Planning, Ecology, and the Emergence of Landscape 1/2
Series: Date: Monday 9 February 2009 Time: 00:00 Venue:
Running time: 80 mins
Charles Waldheim suggests that the recent renewal of landscape architectures status as a design medium within leading design schools has coincided precisely with the rapprochement between planning programs and schools of architecture and design. This symmetrical re-engagement, rather than simple coincidence, derives from shifts within the built environment itself and the disciplines that describe it. For Waldheim, this promises a moment of tangency between the concerns and questions of landscape architecture and planning practice, one in which both disciplines promise to benefit from renewed commitments to subjects of mutually shared historical interest. Charles Waldheim is Associate Dean and Director of the Landscape Architecture program of the John H. Daniels Faculty of Architecture, Landscape, and Design at the University of Toronto where his research focuses on contemporary urbanism and its relation to landscape. He coined the term 'landscape urbanism' to describe emerging design practices in the context of North American urbanism and has written extensively on the positions, practices, and precedents of the topic. He is the editor of the definitive account of this disciplinary realignment: The Landscape Urbanism Reader (Princeton Architectural Press, 2006).
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THE AA RECEIVES THE POWER TO AWARD ITS OWN DEGREES
The Architectural Association receives Taught Degree Awarding Powers by the Lords of Her Majesty’s Most Honourable Privy Council.
The Architectural Association (AA), the oldest independent school of architecture in the United Kingdom, is pleased to announce that it has been granted the power to award its own degrees. As of 1 October 2019, the AA has the right to establish new academic programmes and degree awards and is working to create some of the world’s most pioneering courses in architecture to shape and build the future.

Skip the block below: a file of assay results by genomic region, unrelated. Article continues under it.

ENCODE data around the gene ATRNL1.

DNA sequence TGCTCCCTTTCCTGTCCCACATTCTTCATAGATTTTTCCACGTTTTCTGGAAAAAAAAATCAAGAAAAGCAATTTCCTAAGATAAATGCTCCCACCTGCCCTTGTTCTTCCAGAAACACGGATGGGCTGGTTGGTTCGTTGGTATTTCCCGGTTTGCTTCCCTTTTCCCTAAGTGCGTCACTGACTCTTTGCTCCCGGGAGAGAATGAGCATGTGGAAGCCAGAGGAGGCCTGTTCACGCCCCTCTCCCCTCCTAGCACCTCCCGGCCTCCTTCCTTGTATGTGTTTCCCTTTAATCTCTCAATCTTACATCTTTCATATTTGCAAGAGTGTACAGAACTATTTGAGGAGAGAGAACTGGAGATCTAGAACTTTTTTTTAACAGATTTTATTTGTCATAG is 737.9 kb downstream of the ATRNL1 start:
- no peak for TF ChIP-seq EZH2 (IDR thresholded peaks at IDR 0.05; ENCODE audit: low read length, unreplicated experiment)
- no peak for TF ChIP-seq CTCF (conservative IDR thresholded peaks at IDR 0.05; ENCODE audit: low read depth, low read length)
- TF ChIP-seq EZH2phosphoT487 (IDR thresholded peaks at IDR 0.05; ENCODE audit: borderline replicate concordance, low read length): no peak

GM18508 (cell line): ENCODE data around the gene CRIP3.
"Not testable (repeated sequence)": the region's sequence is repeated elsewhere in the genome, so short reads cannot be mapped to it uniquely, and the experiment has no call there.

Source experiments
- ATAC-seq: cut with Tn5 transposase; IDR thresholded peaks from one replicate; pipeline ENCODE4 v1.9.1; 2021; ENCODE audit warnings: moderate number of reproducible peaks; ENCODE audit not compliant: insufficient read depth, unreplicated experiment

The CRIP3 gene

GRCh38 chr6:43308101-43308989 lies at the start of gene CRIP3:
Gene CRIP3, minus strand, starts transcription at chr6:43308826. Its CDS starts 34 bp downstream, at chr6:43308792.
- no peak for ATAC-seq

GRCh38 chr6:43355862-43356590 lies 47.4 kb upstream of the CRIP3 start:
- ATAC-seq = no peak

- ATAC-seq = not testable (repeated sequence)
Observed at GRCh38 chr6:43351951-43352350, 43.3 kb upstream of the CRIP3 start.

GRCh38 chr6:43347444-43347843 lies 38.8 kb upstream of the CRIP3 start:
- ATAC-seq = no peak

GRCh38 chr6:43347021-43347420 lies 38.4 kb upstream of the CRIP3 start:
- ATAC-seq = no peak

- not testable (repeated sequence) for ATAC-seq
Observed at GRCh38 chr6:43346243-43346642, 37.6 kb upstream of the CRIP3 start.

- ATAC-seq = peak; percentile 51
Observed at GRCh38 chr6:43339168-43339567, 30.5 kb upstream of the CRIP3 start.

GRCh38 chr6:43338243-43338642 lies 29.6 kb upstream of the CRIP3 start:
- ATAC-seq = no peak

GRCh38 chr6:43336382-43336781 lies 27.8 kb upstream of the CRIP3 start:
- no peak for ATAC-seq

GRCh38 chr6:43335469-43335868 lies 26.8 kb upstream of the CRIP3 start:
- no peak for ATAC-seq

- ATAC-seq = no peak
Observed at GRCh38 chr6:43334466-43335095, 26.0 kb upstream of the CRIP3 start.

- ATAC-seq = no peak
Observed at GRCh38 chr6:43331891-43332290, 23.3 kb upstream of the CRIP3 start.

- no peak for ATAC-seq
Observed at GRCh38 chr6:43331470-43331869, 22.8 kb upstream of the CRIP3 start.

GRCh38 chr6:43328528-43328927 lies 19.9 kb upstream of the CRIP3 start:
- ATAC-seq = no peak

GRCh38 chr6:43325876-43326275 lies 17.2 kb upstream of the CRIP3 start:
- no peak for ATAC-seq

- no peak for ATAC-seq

Taught Degree Awarding Powers (TDAP) give UK higher education institutions the right to award bachelor’s and master’s degrees. Prospective students worldwide can apply to the AA Foundation Course (Foundation Certificate), Experimental Programme BA(Hons), Diploma Programme (MArch), and nine taught postgraduate programmes encompassing History and Critical Thinking in Architecture (MA), Projective Cities (Taught MPhil) and Sustainable Environmental Design (MSc/MArch), amongst others.
AA Director, Eva Franch said, ‘since our founding in 1847 we have never ceased to create new horizons, institutionally and academically. This is a significant milestone for the AA and demonstrates how
we have grown and progressed as an institution that has always valued independence. Receiving TDAP marks a new era for our institution; these are exciting times for the AA. The process has required considerable work from all members of staff and students. I would like to take this opportunity to credit them for this major achievement’.
President of the AA Council, Victoria Thornton added, ‘the TDAP process has recognised our strong governance, academic standards, scholarship and teaching as well as the environment supporting the delivery of taught higher education programmes’.
The School’s application for Taught Degree Awarding Powers was supported by the Architects Registration Board, the Royal Institute of British Architects and The Open University.